There were plenty of books in the house, outside the nursery bookshelves. Reading aloud was a regular institution. Both my father and my mother read very well, and I look back to breathless moments listening to A Tale of Two Cities, and Lorna Doone, or more modern thrillers like Mary Johnstone's By Order of the Company. We had half an hour's sewing after lunch, when one of the four girls in turn read aloud to the other three. Reading aloud persisted in our family to the end of my mother's long life in 1949. My mother, at one period, made me read fiction and non-fiction alternately and keep a record of the books I read. My father's mother (who lived with us till her death in 1902, herself a self-educated scholar of great dignity) gave me on my twelfth birthday a marvellous work called The Treasury of Knowledge, containing half a dozen dictionaries and a choice collection of proverbs (four bordering each page). I revelled in the classical section, from which I compiled genealogies of the gods of Olympus. We still find it handy for crossword puzzles.
The assets that we carried from our home education to the next stage of college or other training were habits of independent working and thinking, standards of thoroughness and a demand for evidence, and, above all, an unspoiled appetite for learning (best, I think, embodied in something my mother said to me when she was over eighty: 'Isn't it nice, Helen, how many things there are still to find out?') I feel that in this we were the heirs of the Victorian age. My mother and her two sisters were educated at home, in my grandmother's little private school, where they also helped to teach. My eldest aunt prepared herself for the Cambridge Higher Locals and so won a scholarship to Newnham, although she did not take it up. To go back to the still older generation, my grandmother's four sisters all went out as governesses when the family fortunes suffered. They had a very different experience from the Brontës, for they became the life-long friends of the families where they taught.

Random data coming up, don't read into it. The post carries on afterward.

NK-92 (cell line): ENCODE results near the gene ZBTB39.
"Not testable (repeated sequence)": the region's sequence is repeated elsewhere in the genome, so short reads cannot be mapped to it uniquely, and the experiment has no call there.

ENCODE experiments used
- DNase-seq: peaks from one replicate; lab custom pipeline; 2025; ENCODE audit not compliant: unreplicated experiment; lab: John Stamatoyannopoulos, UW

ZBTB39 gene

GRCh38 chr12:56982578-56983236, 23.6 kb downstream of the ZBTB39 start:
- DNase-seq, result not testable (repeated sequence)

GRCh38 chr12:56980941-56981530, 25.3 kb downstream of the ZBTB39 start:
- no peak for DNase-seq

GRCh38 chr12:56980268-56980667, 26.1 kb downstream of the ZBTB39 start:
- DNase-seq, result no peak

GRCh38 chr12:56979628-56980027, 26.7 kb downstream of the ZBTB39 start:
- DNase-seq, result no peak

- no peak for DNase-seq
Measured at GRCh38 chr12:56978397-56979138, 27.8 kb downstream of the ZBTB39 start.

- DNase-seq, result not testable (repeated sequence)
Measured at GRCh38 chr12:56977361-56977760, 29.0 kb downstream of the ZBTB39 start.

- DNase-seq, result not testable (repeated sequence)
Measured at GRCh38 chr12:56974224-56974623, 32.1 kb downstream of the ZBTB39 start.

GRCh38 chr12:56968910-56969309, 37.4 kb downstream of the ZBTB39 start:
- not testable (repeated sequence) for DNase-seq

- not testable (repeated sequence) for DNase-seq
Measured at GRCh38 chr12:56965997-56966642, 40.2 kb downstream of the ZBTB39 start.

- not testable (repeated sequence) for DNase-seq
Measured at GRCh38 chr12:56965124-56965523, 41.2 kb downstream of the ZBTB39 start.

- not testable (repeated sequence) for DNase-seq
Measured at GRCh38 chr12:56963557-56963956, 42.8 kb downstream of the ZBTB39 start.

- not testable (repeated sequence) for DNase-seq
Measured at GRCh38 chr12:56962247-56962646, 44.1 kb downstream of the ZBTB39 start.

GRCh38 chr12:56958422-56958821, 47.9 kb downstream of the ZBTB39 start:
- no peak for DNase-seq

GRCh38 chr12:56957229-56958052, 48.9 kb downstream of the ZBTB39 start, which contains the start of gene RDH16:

Of the five sisters of the older generation, only my grandmother married; the home of the four great-aunts, where they had lived from childhood, had its own literary associations, as their father had known Coleridge, and in their dining-room, according to tradition, he and Southey had wept at the news of the death of Robespierre. We were not the only children who ransacked their bookshelves.
I do not think we ever considered our family exceptional. When I look at the educational background of the mid-Victorian woman, I keep on recognizing common features. The home teaching on which Charlotte Yonge and Mrs Ewing and Florence Nightingale and Josephine Butler were nurtured is there; so is the passion for reading. Jane Austen wrote that 'a fondness for reading, properly directed, is an education in itself'; and she set the quiet little student Fanny Price over against the complacent and pretentious Bertram sisters, whose schooling is so often quoted as typical. Elizabeth Barrett 'eating and drinking Greek'; Harriet Martineau teaching herself Italian and getting up at 5 o'clock to read Tacitus and Petrarch; Anne Moberley teaching herself Hebrew; Mary Everett Green finding her own way through the scattered and uncalendered national archives—these are simply the outstanding examples from a crowd of less eminent students who one way or another satisfied their hunger for learning.
Hat tip: Ian Jackson.
Related post: Home Schooling.